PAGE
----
Tuesday, May 10, 2011

Even More Updated Biography, with Still More Disclosures

Anchorage--

In preparing for publication in another forum of some of my writings on public corruption, I have tweaked my bio and expanded my disclosures of various interests and relationships with various defendants, suspects, and lawyers involved in the investigations and trials covered by this blog.

Biography of Cliff Groh

Cliff Groh is a lifelong Alaskan who has been a lawyer for more than 20 years. He is now a writer and attorney in Anchorage. Formerly a prosecutor, Groh has represented some criminal defendants in his private law practice. His law practice focuses on the writing of appeals and motions and the revision of legal documents.

Groh has been doing research for a book on the Alaska public corruption scandals uncovered by the current federal investigations and the resulting trials. To that end, he has observed most of the trials of former state legislators Pete Kott and Vic Kohring in Anchorage and all of the trial of then-U.S. Senator Ted Stevens in Washington, D.C. He has taught two classes on Alaska public corruption through the Opportunities for Lifelong Education (OLE) program. He maintains a blog on the Alaska public corruption scandals at www.alaskacorruption.blogspot.com on the Internet. He was interviewed for an hour about Alaska public corruption on C-SPAN by the network's founder Brian Lamb, and he has also given a Polaris lecture on the subject at the University of Alaska Anchorage for the Forty-Ninth State Fellows program.

Groh served as the Special Assistant to the Commissioner of Revenue from 1987 through 1990. In that capacity, he served essentially as the State of Alaska's tax lobbyist in the successful effort in 1989 to revise the state's oil taxes in a way that increased revenues from the giant Prudhoe Bay and Kuparuk fields. The legislation adopted in 1989 created a regime for oil taxes that lasted until the Alaska Legislature adopted the Petroleum Profits Tax in 2006.

Groh was also the principal legislative staff member working on Permanent Fund Dividend legislation in 1982. That legislation produced the per capita Permanent Fund Dividend Alaska has today. Groh has co-authored two chapters for an academic book on Permanent Fund Dividends to be published by Palgrave Macmillan.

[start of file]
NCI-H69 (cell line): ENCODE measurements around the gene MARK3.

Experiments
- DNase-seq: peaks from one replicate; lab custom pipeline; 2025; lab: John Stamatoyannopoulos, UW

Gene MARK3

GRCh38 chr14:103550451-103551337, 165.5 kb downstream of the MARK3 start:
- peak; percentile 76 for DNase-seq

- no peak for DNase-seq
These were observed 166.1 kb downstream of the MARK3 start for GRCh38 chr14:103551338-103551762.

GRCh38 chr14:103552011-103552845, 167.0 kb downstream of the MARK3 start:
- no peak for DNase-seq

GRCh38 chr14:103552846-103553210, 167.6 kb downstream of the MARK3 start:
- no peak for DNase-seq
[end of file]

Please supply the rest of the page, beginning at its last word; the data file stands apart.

Groh worked as an Assistant District Attorney in Anchorage and in rural Alaska communities such as St. Paul, Unalaska, and Sand Point. He has handled approximately 30 jury trials as a prosecutor. He has also served as in-house and outside counsel for municipal governments in Alaska. He served as a delegate to the Conference of Alaskans in 2004.

When Groh was first out of college in the late 1970s, he worked as a reporter with a statewide newspaper called the Alaska Advocate. He has also published historical articles on topics ranging from the Permanent Fund Dividend to the history of journalistic coverage of the capital move campaigns.

Groh is a graduate of Harvard College, where his senior honors thesis was on the history of the Alaska Native Claims Settlement Act of 1971 (ANCSA). His law degree is from the University of California at Berkeley (then called Boalt Hall, now known as Berkeley Law).

Disclosures of Potentially Relevant Interests and Relationships

Groh’s work in government has included service in both partisan and non-partisan positions. Groh has worked for Democrats while serving in partisan positions in the Alaska State Legislature and the Alaska Department of Revenue. He is a registered Democrat who was a delegate to the 1988 Alaska Democratic Convention.